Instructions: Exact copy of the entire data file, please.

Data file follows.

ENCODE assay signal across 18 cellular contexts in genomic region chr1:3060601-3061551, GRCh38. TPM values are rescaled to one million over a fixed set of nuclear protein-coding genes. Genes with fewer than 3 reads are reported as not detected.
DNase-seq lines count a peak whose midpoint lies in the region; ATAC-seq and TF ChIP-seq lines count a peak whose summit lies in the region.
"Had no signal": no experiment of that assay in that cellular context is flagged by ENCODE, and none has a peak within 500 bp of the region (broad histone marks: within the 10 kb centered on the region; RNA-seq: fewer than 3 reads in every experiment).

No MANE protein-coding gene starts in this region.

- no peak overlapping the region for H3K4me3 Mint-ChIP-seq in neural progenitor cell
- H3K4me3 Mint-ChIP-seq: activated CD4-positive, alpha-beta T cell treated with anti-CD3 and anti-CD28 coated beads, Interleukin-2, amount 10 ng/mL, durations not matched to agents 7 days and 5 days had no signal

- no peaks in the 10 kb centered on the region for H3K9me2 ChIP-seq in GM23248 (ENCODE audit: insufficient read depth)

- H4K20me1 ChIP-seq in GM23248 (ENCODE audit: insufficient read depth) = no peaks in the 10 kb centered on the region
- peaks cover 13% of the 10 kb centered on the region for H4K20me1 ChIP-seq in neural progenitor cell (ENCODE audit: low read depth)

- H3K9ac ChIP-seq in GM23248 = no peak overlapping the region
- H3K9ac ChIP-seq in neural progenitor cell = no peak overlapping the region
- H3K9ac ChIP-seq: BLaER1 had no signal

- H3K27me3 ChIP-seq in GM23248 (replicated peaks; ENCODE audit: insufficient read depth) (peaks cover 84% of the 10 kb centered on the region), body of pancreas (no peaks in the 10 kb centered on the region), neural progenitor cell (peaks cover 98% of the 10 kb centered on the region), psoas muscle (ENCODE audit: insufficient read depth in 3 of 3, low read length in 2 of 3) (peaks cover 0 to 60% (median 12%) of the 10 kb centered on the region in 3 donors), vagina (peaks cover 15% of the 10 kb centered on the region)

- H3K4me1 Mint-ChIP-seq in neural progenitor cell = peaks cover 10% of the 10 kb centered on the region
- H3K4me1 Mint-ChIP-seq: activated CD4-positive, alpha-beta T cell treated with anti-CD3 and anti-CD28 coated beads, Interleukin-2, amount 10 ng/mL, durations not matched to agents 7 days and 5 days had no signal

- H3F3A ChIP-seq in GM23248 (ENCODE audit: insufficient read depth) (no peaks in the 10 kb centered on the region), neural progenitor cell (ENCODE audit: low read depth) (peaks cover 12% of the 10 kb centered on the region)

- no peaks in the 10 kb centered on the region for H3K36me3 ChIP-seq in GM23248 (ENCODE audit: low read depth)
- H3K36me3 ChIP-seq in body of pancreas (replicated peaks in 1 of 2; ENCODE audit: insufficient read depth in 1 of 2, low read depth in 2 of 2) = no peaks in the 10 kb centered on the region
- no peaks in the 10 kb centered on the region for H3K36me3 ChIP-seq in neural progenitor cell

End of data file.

ENCODE assay signal across 18 cellular contexts in genomic region chr1:3060601-3061551, GRCh38. TPM values are rescaled to one million over a fixed set of nuclear protein-coding genes. Genes with fewer than 3 reads are reported as not detected.
DNase-seq lines count a peak whose midpoint lies in the region; ATAC-seq and TF ChIP-seq lines count a peak whose summit lies in the region.
"Had no signal": no experiment of that assay in that cellular context is flagged by ENCODE, and none has a peak within 500 bp of the region (broad histone marks: within the 10 kb centered on the region; RNA-seq: fewer than 3 reads in every experiment).

No MANE protein-coding gene starts in this region.

- no peak overlapping the region for H3K4me3 Mint-ChIP-seq in neural progenitor cell
- H3K4me3 Mint-ChIP-seq: activated CD4-positive, alpha-beta T cell treated with anti-CD3 and anti-CD28 coated beads, Interleukin-2, amount 10 ng/mL, durations not matched to agents 7 days and 5 days had no signal

- no peaks in the 10 kb centered on the region for H3K9me2 ChIP-seq in GM23248 (ENCODE audit: insufficient read depth)

- H4K20me1 ChIP-seq in GM23248 (ENCODE audit: insufficient read depth) = no peaks in the 10 kb centered on the region
- peaks cover 13% of the 10 kb centered on the region for H4K20me1 ChIP-seq in neural progenitor cell (ENCODE audit: low read depth)

- H3K9ac ChIP-seq in GM23248 = no peak overlapping the region
- H3K9ac ChIP-seq in neural progenitor cell = no peak overlapping the region
- H3K9ac ChIP-seq: BLaER1 had no signal

- H3K27me3 ChIP-seq in GM23248 (replicated peaks; ENCODE audit: insufficient read depth) (peaks cover 84% of the 10 kb centered on the region), body of pancreas (no peaks in the 10 kb centered on the region), neural progenitor cell (peaks cover 98% of the 10 kb centered on the region), psoas muscle (ENCODE audit: insufficient read depth in 3 of 3, low read length in 2 of 3) (peaks cover 0 to 60% (median 12%) of the 10 kb centered on the region in 3 donors), vagina (peaks cover 15% of the 10 kb centered on the region)

- H3K4me1 Mint-ChIP-seq in neural progenitor cell = peaks cover 10% of the 10 kb centered on the region
- H3K4me1 Mint-ChIP-seq: activated CD4-positive, alpha-beta T cell treated with anti-CD3 and anti-CD28 coated beads, Interleukin-2, amount 10 ng/mL, durations not matched to agents 7 days and 5 days had no signal

- H3F3A ChIP-seq in GM23248 (ENCODE audit: insufficient read depth) (no peaks in the 10 kb centered on the region), neural progenitor cell (ENCODE audit: low read depth) (peaks cover 12% of the 10 kb centered on the region)

- no peaks in the 10 kb centered on the region for H3K36me3 ChIP-seq in GM23248 (ENCODE audit: low read depth)
- H3K36me3 ChIP-seq in body of pancreas (replicated peaks in 1 of 2; ENCODE audit: insufficient read depth in 1 of 2, low read depth in 2 of 2) = no peaks in the 10 kb centered on the region
- no peaks in the 10 kb centered on the region for H3K36me3 ChIP-seq in neural progenitor cell